Hilary Kaufmann talks about their respective musical styles when she first met Robert Watts, “We were different in that my musical interests were completely opposite from Robert’s. I was more into Bonnie Raitt, Linda Ronstadt and I guess more Folk Rock and Americana, but I have been doing original music in bands for a long time. My band was a finalist in the Kerrville Folk Festival. I am also a songwriter. Robert is much more edgy than I am, and he took me way out of my comfort zone. Our voices blended so well together it was a natural progression. I feel writing with him has really helped me to grow as a musician.”

Robert Watts picks up the conversation, “I come at it from a little different angle. My writing style is not so much literal, but it is more abstract. Hilary centers me a lot to keep me from getting too far out there.”  

“Robert’s influences are more from eighties music and I am slightly older, so my influences are mostly from the seventies,” she says.

As far as how their music has evolved during their ten-year careers together, Robert says, “We started as a duo and then we progressed as a full band thing. We have always had control over the music, the arrangements and everything else when we had the band. It got to the point when it didn’t make sense to have the band anymore because it was too expensive. We went with the model we now have.”  

Hilary adds, “Initially, I would play acoustic guitar like Robert and some harmonica, with the band, but once we started going with the duo (music) Robert set me up with a pretty cool electric guitar and an old Gibson Falcon amp from ’63, so I get to do all the tremeloes and colors. That made it much more interesting than just two acoustic guitar players. We are a lot moodier now (the music not them). It is a lot of fun.”

As for the name These Fine Moments there are two interesting stories attached to that.

“The first EP that we put out when we first got together, there was a line in a song that said, “I won’t let these fine moments pass you by,” Hilary Kaufmann says.  

Robert also recalls, “One of the first bookings we got in Austin, they thought These Fine Moments was the name of our band and so they booked us as that. We thought at first, that’s not right, but then we thought it sounded kind of cool and so we went with it.”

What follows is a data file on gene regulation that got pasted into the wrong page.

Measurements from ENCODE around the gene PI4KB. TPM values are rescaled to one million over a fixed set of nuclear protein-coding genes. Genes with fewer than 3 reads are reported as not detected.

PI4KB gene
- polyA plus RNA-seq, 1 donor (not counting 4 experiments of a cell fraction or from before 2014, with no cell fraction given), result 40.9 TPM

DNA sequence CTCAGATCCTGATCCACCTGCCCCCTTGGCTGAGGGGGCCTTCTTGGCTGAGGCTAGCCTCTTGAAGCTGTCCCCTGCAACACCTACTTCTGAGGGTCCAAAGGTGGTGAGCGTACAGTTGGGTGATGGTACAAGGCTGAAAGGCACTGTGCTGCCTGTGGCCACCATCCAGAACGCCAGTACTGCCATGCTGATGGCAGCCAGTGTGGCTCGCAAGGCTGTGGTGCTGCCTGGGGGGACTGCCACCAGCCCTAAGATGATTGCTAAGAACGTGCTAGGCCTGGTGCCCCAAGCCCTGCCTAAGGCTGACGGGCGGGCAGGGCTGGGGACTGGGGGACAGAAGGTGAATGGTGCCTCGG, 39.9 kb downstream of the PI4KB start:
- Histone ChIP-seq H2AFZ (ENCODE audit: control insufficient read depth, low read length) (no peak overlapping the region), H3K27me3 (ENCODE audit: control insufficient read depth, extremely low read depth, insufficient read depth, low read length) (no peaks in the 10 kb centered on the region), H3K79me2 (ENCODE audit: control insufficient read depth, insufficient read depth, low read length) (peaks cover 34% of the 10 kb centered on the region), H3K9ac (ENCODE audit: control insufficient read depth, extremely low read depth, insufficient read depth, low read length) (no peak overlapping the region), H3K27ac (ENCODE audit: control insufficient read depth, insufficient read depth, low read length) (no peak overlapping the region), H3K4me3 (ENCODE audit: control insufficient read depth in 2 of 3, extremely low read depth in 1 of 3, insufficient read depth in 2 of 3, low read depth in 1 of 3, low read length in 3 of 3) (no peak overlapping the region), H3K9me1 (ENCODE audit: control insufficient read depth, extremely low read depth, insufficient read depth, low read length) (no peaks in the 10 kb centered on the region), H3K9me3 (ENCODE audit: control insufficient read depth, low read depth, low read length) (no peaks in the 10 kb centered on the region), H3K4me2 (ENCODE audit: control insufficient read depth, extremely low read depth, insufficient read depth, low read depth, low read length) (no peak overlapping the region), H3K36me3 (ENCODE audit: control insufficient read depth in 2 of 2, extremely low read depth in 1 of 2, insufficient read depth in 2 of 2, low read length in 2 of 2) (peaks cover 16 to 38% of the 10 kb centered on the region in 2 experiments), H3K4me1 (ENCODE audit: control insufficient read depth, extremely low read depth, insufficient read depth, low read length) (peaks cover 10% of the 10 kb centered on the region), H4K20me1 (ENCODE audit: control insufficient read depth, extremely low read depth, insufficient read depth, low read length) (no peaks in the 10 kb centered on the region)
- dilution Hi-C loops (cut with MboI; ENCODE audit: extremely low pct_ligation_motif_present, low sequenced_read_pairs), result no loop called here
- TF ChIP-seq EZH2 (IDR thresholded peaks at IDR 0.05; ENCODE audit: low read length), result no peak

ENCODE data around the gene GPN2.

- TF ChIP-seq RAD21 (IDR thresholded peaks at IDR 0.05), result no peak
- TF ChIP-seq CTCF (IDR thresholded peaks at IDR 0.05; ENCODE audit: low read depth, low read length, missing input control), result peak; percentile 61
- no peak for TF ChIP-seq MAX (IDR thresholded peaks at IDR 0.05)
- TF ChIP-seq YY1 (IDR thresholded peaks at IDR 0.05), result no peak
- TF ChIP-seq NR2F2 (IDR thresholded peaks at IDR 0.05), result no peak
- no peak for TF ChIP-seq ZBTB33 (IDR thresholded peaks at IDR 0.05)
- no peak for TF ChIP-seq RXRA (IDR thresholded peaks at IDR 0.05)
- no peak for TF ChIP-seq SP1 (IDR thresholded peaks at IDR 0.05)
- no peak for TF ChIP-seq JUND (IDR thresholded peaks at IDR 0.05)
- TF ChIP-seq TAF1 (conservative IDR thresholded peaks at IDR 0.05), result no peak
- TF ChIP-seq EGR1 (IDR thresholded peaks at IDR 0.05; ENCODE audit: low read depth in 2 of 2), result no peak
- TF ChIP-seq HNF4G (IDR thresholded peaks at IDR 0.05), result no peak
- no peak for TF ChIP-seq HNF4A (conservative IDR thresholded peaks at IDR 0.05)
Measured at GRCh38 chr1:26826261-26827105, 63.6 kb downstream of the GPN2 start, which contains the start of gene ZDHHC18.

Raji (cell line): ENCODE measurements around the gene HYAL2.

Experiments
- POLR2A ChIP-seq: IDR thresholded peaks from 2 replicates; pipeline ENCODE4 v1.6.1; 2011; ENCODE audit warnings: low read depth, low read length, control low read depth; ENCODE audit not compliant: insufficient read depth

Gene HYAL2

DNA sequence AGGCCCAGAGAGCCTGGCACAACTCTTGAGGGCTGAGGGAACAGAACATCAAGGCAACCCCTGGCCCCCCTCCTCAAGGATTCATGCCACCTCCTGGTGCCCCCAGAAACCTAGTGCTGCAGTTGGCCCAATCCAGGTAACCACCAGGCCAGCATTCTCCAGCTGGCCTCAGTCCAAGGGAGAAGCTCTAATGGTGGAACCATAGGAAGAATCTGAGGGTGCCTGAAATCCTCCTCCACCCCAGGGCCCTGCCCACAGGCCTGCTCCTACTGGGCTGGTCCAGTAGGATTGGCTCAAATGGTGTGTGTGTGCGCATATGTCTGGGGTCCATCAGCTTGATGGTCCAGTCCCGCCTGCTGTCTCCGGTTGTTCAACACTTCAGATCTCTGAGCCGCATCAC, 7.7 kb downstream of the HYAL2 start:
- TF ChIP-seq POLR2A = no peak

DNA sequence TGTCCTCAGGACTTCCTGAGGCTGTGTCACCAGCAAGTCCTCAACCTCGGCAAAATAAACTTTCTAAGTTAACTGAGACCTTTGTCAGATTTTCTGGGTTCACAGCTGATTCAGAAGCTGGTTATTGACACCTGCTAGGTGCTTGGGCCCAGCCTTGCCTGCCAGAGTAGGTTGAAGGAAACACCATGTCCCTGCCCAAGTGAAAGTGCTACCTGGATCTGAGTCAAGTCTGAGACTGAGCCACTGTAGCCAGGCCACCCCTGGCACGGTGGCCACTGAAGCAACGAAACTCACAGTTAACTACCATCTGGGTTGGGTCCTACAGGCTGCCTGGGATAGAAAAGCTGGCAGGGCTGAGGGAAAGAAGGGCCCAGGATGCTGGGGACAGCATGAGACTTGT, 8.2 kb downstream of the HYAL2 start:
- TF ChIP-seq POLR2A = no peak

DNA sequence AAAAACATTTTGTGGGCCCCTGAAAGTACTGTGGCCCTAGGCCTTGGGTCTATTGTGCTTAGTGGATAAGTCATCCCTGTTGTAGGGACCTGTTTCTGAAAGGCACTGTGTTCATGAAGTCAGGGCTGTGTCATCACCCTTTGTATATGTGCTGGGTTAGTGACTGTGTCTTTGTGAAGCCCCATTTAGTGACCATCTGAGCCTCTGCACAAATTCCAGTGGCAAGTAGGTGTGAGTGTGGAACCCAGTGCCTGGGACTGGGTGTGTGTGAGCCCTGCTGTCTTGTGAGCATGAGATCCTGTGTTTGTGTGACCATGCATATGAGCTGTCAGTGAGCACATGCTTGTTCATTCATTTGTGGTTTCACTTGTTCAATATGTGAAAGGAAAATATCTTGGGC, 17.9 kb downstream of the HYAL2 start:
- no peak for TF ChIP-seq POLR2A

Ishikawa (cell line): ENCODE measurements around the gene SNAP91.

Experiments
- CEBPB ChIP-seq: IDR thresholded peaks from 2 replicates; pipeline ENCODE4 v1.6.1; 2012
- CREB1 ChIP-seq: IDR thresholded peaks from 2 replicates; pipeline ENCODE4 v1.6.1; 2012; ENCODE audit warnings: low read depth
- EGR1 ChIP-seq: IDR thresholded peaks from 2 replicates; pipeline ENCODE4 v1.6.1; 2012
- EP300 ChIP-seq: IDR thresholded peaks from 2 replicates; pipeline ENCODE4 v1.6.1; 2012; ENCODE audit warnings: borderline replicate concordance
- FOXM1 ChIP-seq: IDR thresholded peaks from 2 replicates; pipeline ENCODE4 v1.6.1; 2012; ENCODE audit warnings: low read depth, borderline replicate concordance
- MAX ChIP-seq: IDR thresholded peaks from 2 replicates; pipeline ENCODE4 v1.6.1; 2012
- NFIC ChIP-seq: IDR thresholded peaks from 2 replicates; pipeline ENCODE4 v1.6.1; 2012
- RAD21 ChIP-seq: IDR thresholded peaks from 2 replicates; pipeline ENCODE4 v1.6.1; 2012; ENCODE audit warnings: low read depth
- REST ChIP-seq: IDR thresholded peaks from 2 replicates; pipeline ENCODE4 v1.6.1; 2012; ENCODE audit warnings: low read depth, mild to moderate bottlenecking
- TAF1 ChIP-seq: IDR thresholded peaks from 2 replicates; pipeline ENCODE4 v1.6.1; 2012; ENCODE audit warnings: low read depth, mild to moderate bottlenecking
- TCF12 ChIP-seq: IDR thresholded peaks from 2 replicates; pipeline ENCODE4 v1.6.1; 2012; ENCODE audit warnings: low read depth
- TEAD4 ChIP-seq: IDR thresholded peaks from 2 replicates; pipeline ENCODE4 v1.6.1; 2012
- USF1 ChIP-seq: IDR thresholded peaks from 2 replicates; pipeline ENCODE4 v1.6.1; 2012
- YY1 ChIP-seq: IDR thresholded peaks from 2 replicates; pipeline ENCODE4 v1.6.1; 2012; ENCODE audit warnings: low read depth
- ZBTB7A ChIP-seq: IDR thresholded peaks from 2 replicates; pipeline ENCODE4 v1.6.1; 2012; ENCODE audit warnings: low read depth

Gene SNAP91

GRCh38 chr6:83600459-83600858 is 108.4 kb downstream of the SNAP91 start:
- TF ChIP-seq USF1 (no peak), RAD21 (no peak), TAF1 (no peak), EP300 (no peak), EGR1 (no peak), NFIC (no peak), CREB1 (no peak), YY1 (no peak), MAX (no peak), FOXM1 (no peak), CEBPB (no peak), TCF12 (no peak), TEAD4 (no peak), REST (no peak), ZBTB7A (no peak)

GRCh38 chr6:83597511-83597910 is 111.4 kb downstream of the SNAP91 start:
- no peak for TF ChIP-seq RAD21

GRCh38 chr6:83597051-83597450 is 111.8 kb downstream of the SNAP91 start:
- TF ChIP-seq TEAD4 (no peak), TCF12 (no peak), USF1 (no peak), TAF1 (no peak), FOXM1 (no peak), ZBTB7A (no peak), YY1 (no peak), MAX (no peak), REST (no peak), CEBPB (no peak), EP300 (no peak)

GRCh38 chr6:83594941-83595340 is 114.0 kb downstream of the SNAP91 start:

Hilary Kaufmann and Read More

Actress Ana Cerdeiriña

Ana front pageActress  from Madrid, Spain has been a lot of things when she first took up acting. She was a mosquito, a bird, the sun, and a tree, but as her career progressed, she was cast in juicer roles, such as, a nun who sold aphrodisiac candies, and a psychopath. One gets the sense the role she enjoys the most is being the mother to her daughter. Ana Cerdeiriña has been in drama series such as Si No Thagues Conegut, sitcoms like Gym Tony (2015) and her most recent role in the television series Los Hombres de Paco Reboot.

Life began for Ana Cerdeiriña, “in Salamanca, a little town in Castile y León. It is a big area in the northwest of Spain, but not as far north as Galicia. It is a university city with students from all over the world. I have a small family, my father, my mother, my sister, and me. The center of my life is my father, my mother, my sister and now my daughter. My mother is a nurse, my father is a doctor, and my sister works as a hospital administrator. My father and mother split up when I was twelve years old, and I went to live in Madrid with my mother and my sister. I have lived in Madrid for thirty years.

When I was a child and I wanted to become an actress, my mother and father thought that was bad news. They wanted me to study for a different career. In Spain when you are fourteen and sixteen years old and if you say you want to be an actress, it is not beautiful news, because it is so difficult to be an actor or an actress here. Our country has a lot of good things, but the arts and acting or creative (careers) are difficult.

If my daughter came home and said she wanted to be an actress I would probably tell her no, but fortunately she loves math and science,” says Ana Cerdeiriña.

Her first training in the arts came through the music conservatory where she studied piano, learned to sing, and studied music theory.